Tips for Driving Safely to your Mexican Holiday Getaway, Part 2: Traversing the Countryside

December 20, 2013 by
Categories: Al Barrus, Driving to Mexico, Road Conditions

Traversing Mexico © Al BarrusI’ve just completed a road trip myself. I drove all the way from Saltillo, Mexico, back home to the Seattle area: 42 hours of drive time down and a whole lot of anxiety behind me. The first day of driving was on the country highways of Mexico in Coahuila.

Even seasoned Mexican motorists consider the country-side roads to be risky. Most travelers in Mexico are more inclined to take a bus or plane, since some parts of Mexico’s countryside can be a bit rough around the edges. If your Mexican destination has toll ways along the route, or autopistos, I highly recommend taking them whenever possible. Not only will they be quicker, but they are generally considered to be safer from desperate people who may try to assault travelers for their car and valuable goods.

I’ve heard stories of improvised checkpoints set up on rural highways in Mexico, where people will put a log in the middle of the road, forcing motorists to stop. You are also bound to pass through military checkpoints in Mexico, where soldiers and marines are set up, usually with a BOLO (or Be On the Look Out) list of smugglers they are trying to find. I’ve never had problems with Mexican troops. They know that tourism is good for their country. It’s a good idea to at least make eye contact with the troops at the checkpoint just so they know that you intend to comply with them if they need you to stop. Soldiers and marines are generally lest corruptible and less likely to ask for a bribe.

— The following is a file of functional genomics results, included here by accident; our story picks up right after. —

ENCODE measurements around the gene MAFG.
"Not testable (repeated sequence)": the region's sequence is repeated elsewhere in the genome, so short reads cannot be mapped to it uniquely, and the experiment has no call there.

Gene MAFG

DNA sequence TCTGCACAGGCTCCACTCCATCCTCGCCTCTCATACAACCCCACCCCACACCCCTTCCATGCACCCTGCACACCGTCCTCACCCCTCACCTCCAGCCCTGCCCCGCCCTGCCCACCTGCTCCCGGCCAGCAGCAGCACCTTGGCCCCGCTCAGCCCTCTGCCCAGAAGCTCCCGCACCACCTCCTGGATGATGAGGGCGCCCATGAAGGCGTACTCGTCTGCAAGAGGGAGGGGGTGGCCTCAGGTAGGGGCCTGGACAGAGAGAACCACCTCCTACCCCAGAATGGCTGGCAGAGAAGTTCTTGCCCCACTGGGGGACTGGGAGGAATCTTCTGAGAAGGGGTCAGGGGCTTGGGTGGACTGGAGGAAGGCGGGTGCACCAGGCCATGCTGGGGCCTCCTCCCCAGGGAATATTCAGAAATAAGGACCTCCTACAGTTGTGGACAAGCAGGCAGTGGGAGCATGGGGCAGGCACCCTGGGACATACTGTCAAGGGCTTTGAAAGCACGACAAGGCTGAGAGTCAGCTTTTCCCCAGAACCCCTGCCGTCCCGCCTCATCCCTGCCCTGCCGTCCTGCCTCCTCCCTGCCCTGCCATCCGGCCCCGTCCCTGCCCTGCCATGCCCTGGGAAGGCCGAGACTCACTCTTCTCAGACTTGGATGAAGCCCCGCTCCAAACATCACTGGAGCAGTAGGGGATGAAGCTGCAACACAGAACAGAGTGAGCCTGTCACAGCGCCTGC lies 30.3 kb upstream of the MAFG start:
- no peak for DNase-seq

The US State Department has warned of cartel organizations having enforcers dress in military uniforms and rob motorists. It’s recommended that if you do get robbed by force to comply with any demands. The money in your wallet isn’t worth your life, and the cartels are very ruthless and desperate.

When traversing the vast areas of desert, mountains and jungles in Mexico, you will notice how remote some locales are. It was no problem for me driving to Mazatlan, Tampico and Puerto Vallarta: my wife and I always felt safe enough. However, we had the benefit of her Spanish language and her experience in Mexico.

Last week I spent some time with some friends of mine who now live in Arizona. They spent a month driving in Mexico and Guatemala. They did so with an expat guide who knew safe motels along a well-defined route that he had developed over years of coffee bean trade between the US and Guatemala.

Coming up with a well-planned travel route can relieve a lot of the stress of traveling in Latin America. You can find contacts on expat websites, such as Mexpro, and guides such as Mexico-More Expatriates Insights the Sequel (Mexico Insights Volume 2) are rife with invitations from North American expats hoping to get a visit from other English speaking people.